Bessie Smith / April 15, 1894 - Sept 26, 1937

One of the greatest singers of her time, Bessie Smith and her powerful voice was a major attraction of the 1920s and stood to influence many jazz & blues vocalists, most notably Billie Holiday and Janis Joplin.

Bessie came from Chattanooga TN. She had lost both her parents by the age of 9 and her & her siblings busked in the streets for a living. At 18 she found work as a dancer in a traveling company that her brother worked for. Ma Rainey was also in the troupe and helped Bessie learn to handle a stage, as well as being a companion of the openly (as much as possible for the time) bisexual Smith.

Moving onto professional singing she was signed to Columbia and they released her first record in '23. She went on to be a huge star, in fact she became the biggest-earning black entertainer of her era, even owning her own railroad car for easier travel.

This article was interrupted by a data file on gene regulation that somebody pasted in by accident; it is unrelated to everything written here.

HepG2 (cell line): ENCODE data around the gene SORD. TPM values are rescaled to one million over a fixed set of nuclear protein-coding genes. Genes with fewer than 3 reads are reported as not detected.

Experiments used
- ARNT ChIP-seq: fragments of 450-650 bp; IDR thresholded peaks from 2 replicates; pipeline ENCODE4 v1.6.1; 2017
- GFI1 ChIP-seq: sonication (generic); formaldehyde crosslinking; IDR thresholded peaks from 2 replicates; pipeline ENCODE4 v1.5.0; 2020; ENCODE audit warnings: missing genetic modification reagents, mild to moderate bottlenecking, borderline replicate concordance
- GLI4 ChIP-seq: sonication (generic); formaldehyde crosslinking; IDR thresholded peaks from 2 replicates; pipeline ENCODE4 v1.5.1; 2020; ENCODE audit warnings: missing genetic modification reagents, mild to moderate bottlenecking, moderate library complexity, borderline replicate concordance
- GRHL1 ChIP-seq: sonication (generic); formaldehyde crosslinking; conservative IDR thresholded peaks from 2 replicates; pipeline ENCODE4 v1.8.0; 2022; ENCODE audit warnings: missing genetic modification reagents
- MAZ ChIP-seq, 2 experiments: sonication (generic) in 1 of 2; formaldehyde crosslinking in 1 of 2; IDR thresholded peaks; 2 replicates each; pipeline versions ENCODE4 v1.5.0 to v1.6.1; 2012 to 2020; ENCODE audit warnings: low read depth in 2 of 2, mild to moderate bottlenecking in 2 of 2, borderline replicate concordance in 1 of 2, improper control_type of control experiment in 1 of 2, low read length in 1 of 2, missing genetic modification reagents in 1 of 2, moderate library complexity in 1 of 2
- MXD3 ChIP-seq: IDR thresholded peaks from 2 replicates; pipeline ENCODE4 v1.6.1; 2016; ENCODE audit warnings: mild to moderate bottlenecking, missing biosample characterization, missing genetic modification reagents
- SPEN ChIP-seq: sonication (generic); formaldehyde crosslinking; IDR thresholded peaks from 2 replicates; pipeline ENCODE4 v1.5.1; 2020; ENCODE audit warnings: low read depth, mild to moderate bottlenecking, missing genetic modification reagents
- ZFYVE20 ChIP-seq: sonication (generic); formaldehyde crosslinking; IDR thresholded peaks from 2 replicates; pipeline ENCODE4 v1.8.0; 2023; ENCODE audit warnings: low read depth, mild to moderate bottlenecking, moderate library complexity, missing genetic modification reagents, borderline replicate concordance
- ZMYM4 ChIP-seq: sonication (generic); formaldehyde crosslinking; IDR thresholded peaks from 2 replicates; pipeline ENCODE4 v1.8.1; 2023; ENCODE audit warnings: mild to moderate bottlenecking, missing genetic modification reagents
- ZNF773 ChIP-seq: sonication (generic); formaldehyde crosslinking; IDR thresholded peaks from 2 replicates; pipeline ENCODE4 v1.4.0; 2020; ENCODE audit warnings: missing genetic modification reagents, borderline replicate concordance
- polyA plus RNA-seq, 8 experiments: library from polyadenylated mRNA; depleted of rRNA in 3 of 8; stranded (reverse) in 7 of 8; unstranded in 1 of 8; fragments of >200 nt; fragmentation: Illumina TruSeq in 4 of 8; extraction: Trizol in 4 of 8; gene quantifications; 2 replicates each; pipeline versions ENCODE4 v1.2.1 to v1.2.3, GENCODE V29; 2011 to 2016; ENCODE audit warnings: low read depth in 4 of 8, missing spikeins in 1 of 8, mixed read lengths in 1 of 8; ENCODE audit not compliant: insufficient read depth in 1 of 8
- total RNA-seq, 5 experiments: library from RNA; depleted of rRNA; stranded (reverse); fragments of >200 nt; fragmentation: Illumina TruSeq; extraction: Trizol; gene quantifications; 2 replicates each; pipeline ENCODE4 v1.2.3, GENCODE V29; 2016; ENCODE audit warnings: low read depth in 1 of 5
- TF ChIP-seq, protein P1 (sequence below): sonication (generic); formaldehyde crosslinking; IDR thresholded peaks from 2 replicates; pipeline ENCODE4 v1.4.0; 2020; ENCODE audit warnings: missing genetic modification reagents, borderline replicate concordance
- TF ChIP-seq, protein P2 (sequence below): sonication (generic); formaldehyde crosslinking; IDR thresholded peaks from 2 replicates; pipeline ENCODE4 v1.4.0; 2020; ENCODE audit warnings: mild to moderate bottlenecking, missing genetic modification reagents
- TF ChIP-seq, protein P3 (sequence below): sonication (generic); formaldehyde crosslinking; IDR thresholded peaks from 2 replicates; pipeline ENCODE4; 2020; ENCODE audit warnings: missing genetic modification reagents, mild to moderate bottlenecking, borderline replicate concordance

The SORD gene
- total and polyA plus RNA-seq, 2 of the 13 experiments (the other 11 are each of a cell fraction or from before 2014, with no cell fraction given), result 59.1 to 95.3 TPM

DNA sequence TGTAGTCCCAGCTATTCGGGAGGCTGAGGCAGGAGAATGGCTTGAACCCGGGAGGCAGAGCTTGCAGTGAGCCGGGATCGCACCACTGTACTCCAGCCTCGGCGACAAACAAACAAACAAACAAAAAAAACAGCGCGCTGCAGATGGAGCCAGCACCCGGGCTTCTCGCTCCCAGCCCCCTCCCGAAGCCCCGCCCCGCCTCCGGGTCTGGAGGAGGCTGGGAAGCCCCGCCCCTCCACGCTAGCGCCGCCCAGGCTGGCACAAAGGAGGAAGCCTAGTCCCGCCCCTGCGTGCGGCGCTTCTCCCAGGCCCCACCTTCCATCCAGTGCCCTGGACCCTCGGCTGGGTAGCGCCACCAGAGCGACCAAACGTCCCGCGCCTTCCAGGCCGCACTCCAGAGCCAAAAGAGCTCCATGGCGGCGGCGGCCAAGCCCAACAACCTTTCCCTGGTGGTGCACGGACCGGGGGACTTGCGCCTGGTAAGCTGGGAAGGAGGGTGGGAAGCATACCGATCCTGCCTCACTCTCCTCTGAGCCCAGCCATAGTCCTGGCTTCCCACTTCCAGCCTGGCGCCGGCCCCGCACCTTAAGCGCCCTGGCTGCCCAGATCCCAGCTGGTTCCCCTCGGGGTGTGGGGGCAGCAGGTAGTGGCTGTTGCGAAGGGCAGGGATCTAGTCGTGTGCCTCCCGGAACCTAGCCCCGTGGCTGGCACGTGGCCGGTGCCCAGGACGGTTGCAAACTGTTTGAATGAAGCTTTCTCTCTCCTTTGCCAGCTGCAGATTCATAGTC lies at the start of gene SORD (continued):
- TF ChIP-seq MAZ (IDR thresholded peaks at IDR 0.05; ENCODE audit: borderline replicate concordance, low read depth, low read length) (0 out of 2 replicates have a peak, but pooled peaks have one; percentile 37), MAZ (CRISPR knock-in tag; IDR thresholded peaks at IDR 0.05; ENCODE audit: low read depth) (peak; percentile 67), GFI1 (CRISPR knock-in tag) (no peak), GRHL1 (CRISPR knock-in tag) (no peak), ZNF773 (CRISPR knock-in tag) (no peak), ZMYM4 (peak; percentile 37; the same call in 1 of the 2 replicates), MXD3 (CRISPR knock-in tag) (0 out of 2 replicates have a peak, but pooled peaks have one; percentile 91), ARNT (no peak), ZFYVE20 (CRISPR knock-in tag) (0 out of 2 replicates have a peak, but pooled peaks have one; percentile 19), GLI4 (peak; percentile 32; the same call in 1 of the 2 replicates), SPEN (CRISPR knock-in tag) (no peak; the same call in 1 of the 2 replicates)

She recorded with Louis Armstrong, Coleman Hawkins, Fletcher Henderson and others and did some work on both Broadway & Hollywood in '29. As the trends moved she was placed into the swing orchestra format in the '30s for her last recordings. She died from a car accident at 43. In 1970 Janis Joplin paid for a tombstone for Bessie. Queen Latifah played her in a movie in 2015. She will be forever known as "the Empress of the Blues".

This fascinating all-black casted 1929 film short (an early "talkie") could very well be the first "music video", starring Bessie as a woman who catches her man unfaithful, finding herself drinking and singing the blues. Of course W.C. Handy wrote the song but also had a major hand in the movie, as co-writer, musical director and casting of Bessie:

And here's Bessie's 1925 hit version of "St Louis Blues", with Louie Armstrong on cornet:

Older Post Newer Post

Leave a comment

Please note, comments must be approved before they are published